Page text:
Fourth Degree DWI in Minnesota is a misdemeanor offense. While misdemeanors have a maximum punishment of up to ninety days in jail and a $1,000 fine, Fourth Degree DWI is the lowest level of DWI in Minnesota. First Degree DWI is the most severe as a felony. Second and Third Degree DWI are gross misdemeanor level offenses.
A person can get a Fourth Degree DWI if it is their first offense and their alcohol level is below .16. Importantly, the blood alcohol concentration (BAC) level needs to be below. 16 for the evidentiary test, which is a breath test a person submits to at the police department or jail after being arrested for a DWI. That is different than the preliminary breath test (PBT) a person may take at the location of the arrest, side of the road, etc. That PBT cannot be used solely to charge someone with a DWI. The PBT can be used as evidence to arrest someone for DWI, which will lead to a request to take the evidentiary test at the jail or police department.
After the testing procedure at the jail or police department, if the result is less than .16 and the person does not have any prior DWIs or designated license revocations in the past ten years, then the officer may give the person a citation for Fourth Degree DWI. Then, the person is often released to a sober party. Sometimes, a person may be released on their own if they are able to provide a breath test showing all zeroes at some point. It is rare that a person will be required to pay bail on a misdemeanor DWI case.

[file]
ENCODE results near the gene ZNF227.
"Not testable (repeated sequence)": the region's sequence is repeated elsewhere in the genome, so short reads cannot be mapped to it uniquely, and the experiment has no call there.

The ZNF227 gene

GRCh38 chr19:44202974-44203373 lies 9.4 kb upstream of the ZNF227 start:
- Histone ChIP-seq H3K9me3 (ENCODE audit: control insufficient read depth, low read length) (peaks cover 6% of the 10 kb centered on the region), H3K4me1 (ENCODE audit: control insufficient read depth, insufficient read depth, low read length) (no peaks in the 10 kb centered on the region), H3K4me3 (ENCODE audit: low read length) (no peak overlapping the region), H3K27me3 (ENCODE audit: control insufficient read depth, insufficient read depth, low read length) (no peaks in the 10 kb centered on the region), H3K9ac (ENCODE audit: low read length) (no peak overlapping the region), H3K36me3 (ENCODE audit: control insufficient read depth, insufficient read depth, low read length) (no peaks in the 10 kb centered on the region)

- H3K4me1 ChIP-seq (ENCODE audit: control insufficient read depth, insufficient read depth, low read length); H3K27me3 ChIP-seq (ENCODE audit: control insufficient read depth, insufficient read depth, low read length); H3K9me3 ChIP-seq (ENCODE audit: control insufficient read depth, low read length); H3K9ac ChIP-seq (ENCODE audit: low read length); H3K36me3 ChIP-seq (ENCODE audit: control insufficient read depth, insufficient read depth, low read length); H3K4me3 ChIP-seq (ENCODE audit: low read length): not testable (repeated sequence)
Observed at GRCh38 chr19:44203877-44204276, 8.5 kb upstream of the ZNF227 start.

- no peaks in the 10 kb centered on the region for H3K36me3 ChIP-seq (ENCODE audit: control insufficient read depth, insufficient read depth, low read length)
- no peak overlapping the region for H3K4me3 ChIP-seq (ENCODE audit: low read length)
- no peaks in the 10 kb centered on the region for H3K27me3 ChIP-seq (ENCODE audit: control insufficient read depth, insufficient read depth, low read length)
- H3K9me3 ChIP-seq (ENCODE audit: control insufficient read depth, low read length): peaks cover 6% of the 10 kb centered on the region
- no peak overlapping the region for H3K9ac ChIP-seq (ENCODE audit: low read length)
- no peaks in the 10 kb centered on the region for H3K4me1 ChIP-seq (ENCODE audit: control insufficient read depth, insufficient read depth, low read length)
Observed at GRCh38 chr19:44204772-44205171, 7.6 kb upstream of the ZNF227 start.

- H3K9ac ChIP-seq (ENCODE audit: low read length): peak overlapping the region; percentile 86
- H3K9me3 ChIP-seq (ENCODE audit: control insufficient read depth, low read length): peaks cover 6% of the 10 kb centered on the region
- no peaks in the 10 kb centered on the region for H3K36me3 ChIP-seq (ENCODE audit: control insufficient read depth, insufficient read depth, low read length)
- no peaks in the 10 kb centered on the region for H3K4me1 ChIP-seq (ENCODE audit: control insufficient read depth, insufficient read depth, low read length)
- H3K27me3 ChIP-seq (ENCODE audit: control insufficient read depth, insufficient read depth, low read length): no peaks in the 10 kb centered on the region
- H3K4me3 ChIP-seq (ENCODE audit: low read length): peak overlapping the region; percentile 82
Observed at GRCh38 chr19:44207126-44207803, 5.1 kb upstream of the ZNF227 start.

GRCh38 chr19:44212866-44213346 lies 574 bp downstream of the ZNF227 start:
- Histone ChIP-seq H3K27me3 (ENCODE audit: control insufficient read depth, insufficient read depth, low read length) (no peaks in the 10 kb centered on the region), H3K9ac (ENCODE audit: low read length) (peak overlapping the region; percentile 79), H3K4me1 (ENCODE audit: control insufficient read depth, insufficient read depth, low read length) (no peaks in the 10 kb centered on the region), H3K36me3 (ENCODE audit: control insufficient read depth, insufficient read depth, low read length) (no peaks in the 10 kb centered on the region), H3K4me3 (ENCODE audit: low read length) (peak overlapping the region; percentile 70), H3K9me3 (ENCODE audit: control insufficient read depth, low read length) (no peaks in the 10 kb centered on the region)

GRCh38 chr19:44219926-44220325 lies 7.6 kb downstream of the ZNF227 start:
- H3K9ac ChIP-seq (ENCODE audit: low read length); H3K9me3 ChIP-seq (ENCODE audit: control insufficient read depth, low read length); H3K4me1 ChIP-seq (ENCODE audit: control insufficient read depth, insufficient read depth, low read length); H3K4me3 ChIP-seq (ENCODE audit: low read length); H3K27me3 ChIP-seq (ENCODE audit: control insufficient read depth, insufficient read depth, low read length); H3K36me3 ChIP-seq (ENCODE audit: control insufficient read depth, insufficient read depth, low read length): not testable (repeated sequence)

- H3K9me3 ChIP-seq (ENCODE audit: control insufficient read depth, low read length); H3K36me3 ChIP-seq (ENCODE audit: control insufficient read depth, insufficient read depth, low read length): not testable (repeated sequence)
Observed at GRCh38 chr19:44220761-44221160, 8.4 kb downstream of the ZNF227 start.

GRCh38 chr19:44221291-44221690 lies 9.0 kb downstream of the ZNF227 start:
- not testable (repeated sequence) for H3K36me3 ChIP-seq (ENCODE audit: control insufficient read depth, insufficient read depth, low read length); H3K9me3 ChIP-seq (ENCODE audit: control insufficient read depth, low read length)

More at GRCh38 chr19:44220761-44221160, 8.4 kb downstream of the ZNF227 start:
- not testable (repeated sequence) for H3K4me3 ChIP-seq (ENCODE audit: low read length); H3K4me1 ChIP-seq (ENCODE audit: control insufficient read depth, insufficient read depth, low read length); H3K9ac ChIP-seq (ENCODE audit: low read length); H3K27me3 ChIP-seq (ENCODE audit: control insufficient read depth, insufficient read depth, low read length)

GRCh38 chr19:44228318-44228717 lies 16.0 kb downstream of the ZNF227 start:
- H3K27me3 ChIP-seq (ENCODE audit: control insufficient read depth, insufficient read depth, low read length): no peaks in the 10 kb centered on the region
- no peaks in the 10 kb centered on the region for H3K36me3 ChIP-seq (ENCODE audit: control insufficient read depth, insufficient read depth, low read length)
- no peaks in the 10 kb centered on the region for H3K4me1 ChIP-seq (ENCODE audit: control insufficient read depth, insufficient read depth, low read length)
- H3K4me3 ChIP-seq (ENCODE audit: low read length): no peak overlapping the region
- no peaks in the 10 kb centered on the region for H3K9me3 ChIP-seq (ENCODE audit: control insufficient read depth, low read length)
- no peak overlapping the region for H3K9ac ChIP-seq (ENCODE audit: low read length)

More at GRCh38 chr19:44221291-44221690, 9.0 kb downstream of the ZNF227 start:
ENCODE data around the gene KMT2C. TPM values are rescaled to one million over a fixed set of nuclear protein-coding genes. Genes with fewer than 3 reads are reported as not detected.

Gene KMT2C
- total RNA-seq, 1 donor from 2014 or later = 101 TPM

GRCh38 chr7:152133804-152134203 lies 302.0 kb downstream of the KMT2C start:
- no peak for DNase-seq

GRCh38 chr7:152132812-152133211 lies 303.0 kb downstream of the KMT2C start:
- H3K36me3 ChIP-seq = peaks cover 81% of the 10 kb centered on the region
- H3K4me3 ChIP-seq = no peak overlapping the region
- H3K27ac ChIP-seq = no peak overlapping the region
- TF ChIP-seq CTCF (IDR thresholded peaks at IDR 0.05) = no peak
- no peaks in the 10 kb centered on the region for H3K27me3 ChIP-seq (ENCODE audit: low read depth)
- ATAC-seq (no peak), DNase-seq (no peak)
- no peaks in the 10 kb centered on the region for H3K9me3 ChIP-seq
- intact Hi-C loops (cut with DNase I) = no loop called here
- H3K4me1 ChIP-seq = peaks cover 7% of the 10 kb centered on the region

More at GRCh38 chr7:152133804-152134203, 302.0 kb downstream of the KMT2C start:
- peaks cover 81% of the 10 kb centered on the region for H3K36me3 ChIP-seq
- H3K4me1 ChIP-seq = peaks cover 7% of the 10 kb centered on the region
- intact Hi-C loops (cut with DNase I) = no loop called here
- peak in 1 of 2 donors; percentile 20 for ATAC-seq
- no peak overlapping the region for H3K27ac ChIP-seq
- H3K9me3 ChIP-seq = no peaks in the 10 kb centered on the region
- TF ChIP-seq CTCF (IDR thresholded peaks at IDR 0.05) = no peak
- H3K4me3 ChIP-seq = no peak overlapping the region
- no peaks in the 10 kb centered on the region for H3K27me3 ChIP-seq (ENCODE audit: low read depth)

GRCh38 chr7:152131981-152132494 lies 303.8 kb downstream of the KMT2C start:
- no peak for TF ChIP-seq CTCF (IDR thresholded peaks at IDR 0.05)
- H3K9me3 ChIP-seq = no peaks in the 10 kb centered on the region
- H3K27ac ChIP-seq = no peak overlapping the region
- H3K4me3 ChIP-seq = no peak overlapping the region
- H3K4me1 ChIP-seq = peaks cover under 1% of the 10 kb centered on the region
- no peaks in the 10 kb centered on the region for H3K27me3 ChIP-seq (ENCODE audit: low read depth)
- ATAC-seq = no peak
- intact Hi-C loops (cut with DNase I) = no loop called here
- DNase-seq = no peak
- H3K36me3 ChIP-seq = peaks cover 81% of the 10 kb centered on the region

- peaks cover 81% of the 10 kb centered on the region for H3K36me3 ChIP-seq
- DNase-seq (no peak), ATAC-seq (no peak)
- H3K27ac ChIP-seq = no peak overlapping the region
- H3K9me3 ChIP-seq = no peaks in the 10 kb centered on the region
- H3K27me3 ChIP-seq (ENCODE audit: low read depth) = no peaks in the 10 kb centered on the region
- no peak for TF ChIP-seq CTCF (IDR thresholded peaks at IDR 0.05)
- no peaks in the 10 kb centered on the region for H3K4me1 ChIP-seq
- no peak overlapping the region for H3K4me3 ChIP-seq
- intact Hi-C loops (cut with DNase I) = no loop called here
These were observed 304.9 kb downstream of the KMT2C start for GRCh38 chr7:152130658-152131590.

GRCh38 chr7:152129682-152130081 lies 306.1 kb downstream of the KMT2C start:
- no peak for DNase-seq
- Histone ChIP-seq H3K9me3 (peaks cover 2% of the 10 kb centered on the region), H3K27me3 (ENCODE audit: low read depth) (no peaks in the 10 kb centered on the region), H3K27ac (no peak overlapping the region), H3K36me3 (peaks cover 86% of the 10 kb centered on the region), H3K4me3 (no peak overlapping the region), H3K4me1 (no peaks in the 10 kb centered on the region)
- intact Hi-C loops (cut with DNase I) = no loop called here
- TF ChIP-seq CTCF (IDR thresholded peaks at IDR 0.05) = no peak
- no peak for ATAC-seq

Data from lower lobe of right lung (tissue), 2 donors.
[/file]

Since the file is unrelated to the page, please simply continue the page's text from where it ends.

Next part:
Upon release, the person will be notified of their first court appearance. This notification can either come right on the spot by an officer providing the notice to you or it can come later from the court through the mail. Most private criminal defense attorneys will handle the first appearance for you without you needing to appear if you sign a waiver of appearance form. In that situation, the attorney will select the pre-trial hearing at your first appearance and notify you afterwards what date that will be.
Also, upon release from custody, you will likely receive a notice an order of license revocation. For Fourth Degree DWI cases, if you took an alcohol concentration test that resulted between .08 and .15, then the revocation will be for ninety days. You only have sixty days to challenge that revocation. There will also be an option to get a limited license (a.k.a. work permit) after fifteen days have passed the seven-day temporary license that is issued to you upon release from custody.
It is also important to note that DWIs are enhanceable offenses. Any subsequent DWI within a ten-year period can be more severe. Four DWIs in ten years is a felony offense. The civil penalties can also be more severe, including longer license revocations and forfeiture of your motor vehicle in certain situations.